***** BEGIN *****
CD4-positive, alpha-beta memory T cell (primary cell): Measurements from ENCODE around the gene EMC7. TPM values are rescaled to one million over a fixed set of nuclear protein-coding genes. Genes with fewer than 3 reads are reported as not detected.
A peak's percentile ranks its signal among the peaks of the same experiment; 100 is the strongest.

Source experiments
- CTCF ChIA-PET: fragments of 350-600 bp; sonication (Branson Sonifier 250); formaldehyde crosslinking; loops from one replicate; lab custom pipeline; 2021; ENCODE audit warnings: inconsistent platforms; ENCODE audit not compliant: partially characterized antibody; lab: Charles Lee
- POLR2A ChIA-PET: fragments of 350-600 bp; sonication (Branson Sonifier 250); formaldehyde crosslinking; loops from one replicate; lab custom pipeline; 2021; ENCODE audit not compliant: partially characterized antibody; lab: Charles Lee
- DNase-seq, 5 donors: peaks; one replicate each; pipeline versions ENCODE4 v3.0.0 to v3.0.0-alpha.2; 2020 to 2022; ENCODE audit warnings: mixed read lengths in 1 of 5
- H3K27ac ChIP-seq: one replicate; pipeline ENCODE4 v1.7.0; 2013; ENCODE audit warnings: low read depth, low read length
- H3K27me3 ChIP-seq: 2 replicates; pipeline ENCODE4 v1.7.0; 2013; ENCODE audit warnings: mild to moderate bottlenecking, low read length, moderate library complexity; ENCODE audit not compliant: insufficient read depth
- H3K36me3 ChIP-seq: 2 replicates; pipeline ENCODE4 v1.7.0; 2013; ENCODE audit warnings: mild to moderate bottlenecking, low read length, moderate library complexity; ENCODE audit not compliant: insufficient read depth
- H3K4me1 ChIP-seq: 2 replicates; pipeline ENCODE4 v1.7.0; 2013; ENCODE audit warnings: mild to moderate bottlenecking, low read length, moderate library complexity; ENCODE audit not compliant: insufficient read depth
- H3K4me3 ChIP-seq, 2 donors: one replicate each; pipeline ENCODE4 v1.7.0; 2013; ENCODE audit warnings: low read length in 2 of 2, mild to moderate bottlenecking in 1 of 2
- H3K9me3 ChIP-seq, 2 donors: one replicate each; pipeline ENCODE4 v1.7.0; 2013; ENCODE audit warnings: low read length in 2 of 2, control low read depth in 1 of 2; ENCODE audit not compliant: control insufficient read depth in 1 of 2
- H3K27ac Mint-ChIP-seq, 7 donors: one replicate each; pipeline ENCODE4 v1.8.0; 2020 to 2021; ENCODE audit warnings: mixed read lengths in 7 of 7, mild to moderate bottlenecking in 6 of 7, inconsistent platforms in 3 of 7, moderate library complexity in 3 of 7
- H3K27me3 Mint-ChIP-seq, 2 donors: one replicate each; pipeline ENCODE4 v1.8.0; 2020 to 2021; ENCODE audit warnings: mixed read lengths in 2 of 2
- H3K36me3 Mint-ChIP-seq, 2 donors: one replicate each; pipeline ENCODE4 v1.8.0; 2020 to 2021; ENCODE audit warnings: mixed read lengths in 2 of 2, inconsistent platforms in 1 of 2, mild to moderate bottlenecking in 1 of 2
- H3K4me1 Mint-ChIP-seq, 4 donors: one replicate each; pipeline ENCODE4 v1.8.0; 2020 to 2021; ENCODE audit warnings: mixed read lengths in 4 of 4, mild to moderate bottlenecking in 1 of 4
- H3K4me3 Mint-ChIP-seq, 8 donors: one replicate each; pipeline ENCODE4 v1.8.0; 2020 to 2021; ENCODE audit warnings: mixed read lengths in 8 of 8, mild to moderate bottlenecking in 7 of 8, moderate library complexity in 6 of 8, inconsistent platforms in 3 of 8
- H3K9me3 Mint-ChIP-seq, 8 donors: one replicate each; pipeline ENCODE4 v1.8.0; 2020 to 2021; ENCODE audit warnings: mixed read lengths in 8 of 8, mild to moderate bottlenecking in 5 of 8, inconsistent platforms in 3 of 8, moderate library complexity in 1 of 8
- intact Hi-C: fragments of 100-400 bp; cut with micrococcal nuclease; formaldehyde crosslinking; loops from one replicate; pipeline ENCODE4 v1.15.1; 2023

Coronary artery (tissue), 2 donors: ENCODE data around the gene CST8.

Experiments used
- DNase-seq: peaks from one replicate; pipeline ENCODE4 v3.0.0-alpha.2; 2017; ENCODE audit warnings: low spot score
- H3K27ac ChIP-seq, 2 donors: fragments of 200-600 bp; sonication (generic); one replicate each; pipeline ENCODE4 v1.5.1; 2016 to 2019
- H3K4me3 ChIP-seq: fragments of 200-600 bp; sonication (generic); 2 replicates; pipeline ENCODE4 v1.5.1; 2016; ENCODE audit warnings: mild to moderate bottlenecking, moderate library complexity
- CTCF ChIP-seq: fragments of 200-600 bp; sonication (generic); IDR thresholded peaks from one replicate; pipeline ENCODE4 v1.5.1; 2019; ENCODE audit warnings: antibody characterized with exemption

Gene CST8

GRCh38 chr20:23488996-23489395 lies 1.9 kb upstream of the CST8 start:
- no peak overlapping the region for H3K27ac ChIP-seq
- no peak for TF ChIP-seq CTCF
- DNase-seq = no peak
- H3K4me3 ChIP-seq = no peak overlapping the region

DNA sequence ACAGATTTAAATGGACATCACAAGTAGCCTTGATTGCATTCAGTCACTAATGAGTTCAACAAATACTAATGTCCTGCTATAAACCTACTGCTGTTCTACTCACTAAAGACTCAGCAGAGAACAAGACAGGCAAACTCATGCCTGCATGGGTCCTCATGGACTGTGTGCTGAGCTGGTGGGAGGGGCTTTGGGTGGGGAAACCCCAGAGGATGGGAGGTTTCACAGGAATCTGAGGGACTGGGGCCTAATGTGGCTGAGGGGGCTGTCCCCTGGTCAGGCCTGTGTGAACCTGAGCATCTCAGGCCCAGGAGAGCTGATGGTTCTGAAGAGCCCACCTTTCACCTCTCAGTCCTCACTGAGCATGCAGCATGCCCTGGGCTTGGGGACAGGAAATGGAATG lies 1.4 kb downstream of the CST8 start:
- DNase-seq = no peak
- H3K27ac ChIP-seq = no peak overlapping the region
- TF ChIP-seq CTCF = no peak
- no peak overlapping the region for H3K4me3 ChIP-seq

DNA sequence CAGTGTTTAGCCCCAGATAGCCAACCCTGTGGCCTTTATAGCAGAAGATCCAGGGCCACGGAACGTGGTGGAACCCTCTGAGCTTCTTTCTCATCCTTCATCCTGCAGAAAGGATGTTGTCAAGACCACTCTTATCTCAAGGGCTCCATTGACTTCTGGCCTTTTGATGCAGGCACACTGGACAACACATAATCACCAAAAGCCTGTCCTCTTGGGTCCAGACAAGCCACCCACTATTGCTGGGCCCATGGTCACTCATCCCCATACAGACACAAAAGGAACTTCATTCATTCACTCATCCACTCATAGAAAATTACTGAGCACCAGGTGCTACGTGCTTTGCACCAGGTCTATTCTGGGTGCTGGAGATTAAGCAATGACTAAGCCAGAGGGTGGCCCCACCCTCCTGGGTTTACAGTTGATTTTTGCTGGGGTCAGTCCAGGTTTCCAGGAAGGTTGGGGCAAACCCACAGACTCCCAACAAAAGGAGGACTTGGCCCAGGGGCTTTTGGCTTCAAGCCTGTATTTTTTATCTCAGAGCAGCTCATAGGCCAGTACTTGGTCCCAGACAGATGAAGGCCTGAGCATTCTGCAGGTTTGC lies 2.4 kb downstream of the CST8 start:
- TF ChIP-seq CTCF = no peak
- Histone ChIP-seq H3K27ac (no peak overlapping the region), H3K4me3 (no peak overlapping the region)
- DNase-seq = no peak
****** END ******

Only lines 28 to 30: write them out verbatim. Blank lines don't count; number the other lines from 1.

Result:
- no peak overlapping the region for H3K27ac ChIP-seq
- no peak for TF ChIP-seq CTCF
- DNase-seq = no peak